April Fools’ Day – ever wonder how this fun day came about? There are two schools of thought about its origins. Current thinking is that it began around 1582 in France with the reform of the calendar under Charles IX.
In the Middle Ages, up until the late 18th century, New Year's Day was celebrated on March 25 (Feast of the Annunciation) in most European towns. In some areas of France, New Year's was a week-long holiday ending on April 1.
When the Gregorian calendar was introduced, New Year's Day was moved from March 25 - April 1 to January 1.
Communication traveled slowly in those days and some people were only informed of the change several years later. Still others, who were more rebellious refused to acknowledge the change and continued to celebrate on the last day of the former celebration, April 1. These people were labeled "fools" by the general populace, were subject to ridicule and sent on "fool errands."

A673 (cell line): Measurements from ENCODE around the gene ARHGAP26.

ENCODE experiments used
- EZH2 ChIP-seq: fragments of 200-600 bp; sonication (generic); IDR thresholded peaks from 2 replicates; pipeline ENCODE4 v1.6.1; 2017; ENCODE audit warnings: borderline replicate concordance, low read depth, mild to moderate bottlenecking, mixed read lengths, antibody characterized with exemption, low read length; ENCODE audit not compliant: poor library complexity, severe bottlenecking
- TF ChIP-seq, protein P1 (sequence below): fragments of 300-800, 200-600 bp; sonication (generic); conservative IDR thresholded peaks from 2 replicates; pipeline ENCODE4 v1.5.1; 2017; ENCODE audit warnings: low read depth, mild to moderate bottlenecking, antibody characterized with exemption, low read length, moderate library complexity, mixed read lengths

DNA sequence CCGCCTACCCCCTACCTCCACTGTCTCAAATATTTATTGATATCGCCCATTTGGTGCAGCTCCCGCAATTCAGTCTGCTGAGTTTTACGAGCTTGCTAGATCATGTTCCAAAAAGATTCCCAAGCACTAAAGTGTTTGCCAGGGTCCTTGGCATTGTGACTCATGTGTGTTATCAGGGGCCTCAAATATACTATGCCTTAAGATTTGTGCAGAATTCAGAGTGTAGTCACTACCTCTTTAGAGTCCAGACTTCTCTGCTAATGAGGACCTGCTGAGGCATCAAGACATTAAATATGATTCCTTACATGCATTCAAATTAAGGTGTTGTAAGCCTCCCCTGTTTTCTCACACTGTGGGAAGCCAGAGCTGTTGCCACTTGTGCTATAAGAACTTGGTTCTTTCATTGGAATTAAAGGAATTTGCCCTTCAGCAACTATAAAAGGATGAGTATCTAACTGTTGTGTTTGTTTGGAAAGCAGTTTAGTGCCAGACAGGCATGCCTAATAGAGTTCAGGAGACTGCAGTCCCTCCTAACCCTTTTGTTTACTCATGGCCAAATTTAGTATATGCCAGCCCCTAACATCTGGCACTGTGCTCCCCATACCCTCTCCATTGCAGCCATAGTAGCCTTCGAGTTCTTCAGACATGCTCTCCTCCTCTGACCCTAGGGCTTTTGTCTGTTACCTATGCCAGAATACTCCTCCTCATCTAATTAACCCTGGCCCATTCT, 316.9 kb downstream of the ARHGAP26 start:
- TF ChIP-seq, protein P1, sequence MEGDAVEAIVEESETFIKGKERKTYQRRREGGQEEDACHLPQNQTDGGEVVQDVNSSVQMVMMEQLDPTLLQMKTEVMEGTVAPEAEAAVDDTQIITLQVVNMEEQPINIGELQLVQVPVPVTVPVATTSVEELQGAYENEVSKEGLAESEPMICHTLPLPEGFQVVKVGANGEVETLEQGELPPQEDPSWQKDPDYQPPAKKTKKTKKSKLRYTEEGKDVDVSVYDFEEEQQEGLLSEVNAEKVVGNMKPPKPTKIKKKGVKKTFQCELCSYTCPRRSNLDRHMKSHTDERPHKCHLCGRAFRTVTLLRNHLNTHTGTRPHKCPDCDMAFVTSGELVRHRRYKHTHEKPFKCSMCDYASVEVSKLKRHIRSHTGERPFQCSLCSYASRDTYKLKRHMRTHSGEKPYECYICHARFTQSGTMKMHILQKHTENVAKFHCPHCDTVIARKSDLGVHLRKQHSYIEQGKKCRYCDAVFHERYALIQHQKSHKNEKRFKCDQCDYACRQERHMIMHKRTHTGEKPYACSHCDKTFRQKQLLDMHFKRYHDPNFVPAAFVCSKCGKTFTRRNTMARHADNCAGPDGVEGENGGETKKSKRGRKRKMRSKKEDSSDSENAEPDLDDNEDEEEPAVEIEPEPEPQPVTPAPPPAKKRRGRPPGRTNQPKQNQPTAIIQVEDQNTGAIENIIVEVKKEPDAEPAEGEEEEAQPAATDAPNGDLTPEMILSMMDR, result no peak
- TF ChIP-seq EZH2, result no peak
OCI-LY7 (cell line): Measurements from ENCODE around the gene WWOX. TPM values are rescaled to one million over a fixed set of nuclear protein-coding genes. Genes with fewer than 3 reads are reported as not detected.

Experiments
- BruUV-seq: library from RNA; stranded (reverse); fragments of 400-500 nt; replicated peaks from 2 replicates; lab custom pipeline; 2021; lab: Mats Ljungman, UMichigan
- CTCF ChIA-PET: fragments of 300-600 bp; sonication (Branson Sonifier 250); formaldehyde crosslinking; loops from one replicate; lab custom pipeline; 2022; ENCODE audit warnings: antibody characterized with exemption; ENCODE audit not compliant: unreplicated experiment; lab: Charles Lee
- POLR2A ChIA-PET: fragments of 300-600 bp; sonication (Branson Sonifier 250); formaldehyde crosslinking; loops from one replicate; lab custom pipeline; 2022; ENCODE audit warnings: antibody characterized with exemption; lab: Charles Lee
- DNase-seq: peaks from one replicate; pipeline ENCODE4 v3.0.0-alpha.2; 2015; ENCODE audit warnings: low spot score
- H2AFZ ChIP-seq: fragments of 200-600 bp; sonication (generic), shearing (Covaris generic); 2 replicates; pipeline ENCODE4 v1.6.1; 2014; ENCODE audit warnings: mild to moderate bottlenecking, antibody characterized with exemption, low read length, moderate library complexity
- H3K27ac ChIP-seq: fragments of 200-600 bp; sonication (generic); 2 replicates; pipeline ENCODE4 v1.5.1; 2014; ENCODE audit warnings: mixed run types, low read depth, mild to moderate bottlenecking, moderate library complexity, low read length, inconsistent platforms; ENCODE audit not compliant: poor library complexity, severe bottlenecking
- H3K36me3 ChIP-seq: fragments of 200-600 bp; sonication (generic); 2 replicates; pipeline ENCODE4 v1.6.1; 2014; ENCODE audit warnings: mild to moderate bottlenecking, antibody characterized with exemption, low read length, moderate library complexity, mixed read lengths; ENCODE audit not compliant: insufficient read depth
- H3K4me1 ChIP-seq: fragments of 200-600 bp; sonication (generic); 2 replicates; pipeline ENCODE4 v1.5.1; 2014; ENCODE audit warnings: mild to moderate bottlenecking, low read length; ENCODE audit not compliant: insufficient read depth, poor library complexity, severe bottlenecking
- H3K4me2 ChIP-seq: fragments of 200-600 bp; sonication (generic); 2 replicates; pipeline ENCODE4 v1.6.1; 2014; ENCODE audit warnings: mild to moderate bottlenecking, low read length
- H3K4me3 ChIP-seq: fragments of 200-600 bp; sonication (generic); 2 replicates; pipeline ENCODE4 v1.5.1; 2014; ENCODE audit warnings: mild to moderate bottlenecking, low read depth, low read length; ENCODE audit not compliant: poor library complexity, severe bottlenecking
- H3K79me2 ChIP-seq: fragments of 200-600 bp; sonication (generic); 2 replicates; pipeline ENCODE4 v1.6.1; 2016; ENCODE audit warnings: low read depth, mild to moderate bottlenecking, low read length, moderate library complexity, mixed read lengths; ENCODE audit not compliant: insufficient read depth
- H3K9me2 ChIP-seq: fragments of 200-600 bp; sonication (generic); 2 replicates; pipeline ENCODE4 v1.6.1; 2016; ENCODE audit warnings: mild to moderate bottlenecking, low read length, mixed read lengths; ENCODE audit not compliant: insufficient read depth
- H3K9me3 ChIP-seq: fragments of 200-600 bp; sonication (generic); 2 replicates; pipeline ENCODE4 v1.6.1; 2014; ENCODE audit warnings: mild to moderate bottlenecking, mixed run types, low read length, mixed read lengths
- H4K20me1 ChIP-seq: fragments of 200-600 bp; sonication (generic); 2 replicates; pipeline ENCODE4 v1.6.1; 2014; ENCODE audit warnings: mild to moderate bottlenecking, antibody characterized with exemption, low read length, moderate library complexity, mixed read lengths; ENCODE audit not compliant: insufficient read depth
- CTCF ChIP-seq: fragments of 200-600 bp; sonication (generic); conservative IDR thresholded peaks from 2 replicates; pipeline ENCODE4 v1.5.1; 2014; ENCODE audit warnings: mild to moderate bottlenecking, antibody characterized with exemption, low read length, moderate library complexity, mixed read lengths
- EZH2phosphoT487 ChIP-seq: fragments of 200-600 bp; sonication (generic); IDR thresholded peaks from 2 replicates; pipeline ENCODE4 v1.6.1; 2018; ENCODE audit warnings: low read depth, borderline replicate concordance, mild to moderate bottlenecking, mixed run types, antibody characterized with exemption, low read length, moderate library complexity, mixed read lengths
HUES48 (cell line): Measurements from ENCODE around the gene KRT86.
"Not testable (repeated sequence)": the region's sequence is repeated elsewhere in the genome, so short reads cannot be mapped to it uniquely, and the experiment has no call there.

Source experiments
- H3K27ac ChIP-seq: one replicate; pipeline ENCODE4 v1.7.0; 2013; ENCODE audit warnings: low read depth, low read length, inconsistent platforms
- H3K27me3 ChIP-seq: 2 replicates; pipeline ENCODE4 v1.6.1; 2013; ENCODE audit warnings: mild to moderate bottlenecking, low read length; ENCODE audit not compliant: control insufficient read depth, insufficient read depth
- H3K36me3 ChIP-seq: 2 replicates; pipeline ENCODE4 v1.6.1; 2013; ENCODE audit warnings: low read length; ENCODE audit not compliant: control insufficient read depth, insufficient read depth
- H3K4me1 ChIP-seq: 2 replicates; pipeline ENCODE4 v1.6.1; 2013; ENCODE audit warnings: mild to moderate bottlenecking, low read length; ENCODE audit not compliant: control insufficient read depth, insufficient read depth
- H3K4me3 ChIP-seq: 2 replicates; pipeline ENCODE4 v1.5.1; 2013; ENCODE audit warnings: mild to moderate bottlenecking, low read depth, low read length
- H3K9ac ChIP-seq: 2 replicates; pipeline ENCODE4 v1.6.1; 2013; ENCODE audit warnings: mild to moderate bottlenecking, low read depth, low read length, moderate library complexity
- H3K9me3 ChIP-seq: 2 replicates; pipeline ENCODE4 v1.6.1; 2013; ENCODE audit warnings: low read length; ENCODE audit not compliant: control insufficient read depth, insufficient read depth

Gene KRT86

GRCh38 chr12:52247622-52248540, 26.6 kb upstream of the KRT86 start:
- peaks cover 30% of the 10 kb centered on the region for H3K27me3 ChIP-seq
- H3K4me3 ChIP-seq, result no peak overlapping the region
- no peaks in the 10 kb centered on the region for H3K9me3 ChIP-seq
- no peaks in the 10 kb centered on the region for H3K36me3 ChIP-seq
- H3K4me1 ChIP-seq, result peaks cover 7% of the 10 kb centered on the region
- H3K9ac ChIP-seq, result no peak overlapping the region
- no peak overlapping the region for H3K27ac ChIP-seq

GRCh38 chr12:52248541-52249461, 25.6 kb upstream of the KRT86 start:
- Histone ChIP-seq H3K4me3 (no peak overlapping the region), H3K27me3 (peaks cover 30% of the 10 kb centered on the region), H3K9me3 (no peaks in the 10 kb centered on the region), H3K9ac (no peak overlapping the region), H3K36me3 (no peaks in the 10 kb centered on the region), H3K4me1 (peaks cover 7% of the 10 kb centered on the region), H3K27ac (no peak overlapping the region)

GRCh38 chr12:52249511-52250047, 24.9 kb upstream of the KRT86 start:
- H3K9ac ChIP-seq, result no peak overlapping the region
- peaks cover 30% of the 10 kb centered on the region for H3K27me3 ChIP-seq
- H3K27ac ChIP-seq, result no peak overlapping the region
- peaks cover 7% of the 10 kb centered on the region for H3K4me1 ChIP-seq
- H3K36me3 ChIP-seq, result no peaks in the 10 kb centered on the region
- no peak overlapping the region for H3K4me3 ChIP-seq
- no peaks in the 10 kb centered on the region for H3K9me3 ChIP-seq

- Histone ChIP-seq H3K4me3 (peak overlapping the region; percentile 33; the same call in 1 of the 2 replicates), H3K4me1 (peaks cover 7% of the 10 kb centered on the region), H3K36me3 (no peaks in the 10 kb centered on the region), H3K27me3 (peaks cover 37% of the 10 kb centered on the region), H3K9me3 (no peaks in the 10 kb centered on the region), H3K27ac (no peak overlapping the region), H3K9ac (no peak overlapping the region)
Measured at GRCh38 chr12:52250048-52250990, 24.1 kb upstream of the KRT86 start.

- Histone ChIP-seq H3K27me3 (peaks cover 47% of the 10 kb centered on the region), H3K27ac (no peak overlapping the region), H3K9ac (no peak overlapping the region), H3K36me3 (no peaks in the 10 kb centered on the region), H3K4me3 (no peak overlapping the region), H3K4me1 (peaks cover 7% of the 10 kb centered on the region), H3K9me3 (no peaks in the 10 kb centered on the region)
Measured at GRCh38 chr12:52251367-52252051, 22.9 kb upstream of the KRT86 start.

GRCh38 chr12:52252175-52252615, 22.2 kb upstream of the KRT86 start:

Another possibility arises with the practice begun during the reign of Constantine, when a group of court jesters and fools told the Roman emperor that they could do a better job of running the empire. Constantine, amused, allowed a jester named Kugel to be king for one day. Kugel passed an edict calling for absurdity on that day, and the custom became an annual event.
Precursors of April Fools' Day include the Roman festival of Hilaria, held March 25, and the Medieval Feast of Fools, held December 28, still a day on which pranks are played in Spanish-speaking countries.
April Fools' Day is observed throughout the Western world. Practices include sending someone on a "fool's errand," looking for things that don't exist; playing pranks; and trying to get people to believe ridiculous things.